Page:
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Merriam-Webster should be “not unproud” of its election coverage

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Although Donald Trump purports to have all the best words, during last night’s debate at Washington University in St. Louis—and throughout the entire campaign—the constituents have still been performing independent, up-to-the-minute linguistic fact-checking of the Republican presidential nominee. “Bigly,” “unproud”—the people want to know what these words mean, or if they’re even words. As evidenced by the top searches on Merriam-Webster’s website, potential voters have been investigating the verbiage of not only Trump but also fellow nominees Hillary Clinton and Gary Johnson, and political commentator Chris Matthews.

This morning, The Daily Dot gave props to the dictionary for being on top of its election game, especially in its Twitter feed. For example, last night, when Trump stated that he was “not unproud” of his millions of Facebook and Twitter followers, Merriam-Webster lexicographer Kory Stamper tweeted to confirm that “unproud” was indeed a word and gave its origin:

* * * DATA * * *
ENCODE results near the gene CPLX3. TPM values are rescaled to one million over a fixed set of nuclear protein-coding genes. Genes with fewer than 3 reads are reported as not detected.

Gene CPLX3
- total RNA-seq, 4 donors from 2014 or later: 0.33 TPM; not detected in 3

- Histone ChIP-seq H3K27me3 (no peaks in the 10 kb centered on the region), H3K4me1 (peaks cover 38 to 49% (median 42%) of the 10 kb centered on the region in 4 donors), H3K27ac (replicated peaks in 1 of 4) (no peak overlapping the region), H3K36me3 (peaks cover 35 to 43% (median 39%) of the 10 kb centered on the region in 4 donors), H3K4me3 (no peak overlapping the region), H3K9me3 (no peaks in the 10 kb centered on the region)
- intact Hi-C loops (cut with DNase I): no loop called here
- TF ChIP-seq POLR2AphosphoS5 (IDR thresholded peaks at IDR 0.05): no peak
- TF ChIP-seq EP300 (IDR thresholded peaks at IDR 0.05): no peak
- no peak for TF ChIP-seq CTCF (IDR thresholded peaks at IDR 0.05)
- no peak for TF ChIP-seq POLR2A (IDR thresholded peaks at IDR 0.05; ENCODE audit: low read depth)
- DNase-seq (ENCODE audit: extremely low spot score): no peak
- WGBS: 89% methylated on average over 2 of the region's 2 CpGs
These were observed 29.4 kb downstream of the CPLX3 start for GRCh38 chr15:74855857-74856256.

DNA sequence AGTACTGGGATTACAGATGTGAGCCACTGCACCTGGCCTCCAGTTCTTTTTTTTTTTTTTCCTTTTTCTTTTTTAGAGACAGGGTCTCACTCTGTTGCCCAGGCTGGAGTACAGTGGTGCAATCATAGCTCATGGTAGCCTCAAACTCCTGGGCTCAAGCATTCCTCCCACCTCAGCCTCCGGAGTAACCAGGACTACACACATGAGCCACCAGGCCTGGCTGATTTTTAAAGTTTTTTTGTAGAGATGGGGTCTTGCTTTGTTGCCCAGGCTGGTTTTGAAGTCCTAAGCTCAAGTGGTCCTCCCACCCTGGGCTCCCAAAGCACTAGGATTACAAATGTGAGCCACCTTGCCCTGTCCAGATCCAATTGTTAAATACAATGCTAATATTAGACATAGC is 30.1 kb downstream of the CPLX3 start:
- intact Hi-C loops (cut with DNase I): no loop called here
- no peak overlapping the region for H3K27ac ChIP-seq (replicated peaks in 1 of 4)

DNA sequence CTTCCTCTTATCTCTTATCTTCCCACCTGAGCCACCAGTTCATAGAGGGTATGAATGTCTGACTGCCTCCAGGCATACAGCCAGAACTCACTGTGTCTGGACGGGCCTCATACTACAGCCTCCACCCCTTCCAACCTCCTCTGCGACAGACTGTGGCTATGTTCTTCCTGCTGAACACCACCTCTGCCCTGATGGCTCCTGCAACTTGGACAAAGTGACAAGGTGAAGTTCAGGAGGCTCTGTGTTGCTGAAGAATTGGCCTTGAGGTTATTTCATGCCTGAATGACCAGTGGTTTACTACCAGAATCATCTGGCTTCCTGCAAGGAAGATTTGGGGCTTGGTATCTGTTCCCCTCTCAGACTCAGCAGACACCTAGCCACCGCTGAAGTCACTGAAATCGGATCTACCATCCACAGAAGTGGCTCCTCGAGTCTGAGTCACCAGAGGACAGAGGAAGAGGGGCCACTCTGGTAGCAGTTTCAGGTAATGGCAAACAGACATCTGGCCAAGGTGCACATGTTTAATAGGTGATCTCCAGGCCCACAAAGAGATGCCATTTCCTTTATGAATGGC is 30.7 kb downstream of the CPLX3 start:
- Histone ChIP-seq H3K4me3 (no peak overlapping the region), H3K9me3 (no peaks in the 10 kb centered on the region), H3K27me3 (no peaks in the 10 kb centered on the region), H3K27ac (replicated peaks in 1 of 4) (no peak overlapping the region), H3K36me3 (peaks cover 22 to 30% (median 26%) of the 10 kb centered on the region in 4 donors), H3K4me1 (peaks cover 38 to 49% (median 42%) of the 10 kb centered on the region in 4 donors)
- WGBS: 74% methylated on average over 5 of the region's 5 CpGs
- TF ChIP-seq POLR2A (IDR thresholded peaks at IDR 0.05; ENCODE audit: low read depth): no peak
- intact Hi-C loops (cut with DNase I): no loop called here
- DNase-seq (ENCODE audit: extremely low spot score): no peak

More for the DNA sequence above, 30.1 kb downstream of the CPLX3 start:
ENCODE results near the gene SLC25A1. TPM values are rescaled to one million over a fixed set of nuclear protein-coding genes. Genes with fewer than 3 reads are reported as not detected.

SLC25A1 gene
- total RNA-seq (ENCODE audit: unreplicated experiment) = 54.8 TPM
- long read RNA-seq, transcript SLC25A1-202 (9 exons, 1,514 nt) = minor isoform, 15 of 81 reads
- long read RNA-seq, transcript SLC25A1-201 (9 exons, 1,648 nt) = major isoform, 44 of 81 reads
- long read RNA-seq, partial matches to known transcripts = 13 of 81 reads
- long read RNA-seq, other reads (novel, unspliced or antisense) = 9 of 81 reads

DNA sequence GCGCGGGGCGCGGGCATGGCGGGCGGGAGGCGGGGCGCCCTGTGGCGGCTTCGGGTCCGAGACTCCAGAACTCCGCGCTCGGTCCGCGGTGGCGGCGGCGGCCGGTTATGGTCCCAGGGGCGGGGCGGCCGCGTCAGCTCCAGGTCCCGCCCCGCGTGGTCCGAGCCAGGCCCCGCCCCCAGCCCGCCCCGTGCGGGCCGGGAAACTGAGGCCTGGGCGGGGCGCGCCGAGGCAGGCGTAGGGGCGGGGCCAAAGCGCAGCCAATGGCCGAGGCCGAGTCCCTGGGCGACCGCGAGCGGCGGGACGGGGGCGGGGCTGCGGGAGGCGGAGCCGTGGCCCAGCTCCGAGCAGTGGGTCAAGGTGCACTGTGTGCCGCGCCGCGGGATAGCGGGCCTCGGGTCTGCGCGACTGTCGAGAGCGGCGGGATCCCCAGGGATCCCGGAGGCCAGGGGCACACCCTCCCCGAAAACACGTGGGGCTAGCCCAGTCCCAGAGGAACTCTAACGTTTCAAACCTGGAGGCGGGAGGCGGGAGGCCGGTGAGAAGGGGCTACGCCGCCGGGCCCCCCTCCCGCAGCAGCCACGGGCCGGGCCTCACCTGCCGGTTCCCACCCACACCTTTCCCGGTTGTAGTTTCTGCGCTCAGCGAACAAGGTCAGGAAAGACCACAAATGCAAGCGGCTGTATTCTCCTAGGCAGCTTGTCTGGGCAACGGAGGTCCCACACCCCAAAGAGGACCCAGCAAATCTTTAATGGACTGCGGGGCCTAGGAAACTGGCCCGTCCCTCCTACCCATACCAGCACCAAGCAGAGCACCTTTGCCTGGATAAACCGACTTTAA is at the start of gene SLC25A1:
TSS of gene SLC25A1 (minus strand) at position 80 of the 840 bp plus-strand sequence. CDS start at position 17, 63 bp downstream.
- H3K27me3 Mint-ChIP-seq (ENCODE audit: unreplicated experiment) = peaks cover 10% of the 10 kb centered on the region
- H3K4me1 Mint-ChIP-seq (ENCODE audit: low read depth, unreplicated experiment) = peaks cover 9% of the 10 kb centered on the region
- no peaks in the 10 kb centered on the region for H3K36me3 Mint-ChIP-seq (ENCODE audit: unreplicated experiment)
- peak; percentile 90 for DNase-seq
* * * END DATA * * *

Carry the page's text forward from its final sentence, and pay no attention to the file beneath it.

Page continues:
By tracking its most popular searches, Merriam-Webster provides information regarding not only what people might be dubious of (Is “bigly” a word? Did Trump even say it?) but also what they might not know. For example, there was a spike in searches last night for “demagogic,” after Clinton said, “It’s also very short-sighted and even dangerous to be engaging in the kind of demagogic rhetoric that Donald has about Muslims.” Sadly, as the folks at Merriam-Webster confirmed, Clinton was of course not referencing the Stranger Things (or Dungeons & Dragons) monster the Demogorgon.


Even sadder, however, is that when the discussion turned to the humanitarian crisis in Syria, “lepo” became one of the night’s most popular searches. Enough debate listeners are unfamiliar enough with Aleppo as to even recognize it as a city, let alone understand why it’s significant.

To be fair, most of those searches probably came from Gary Johnson.

[via The Daily Dot]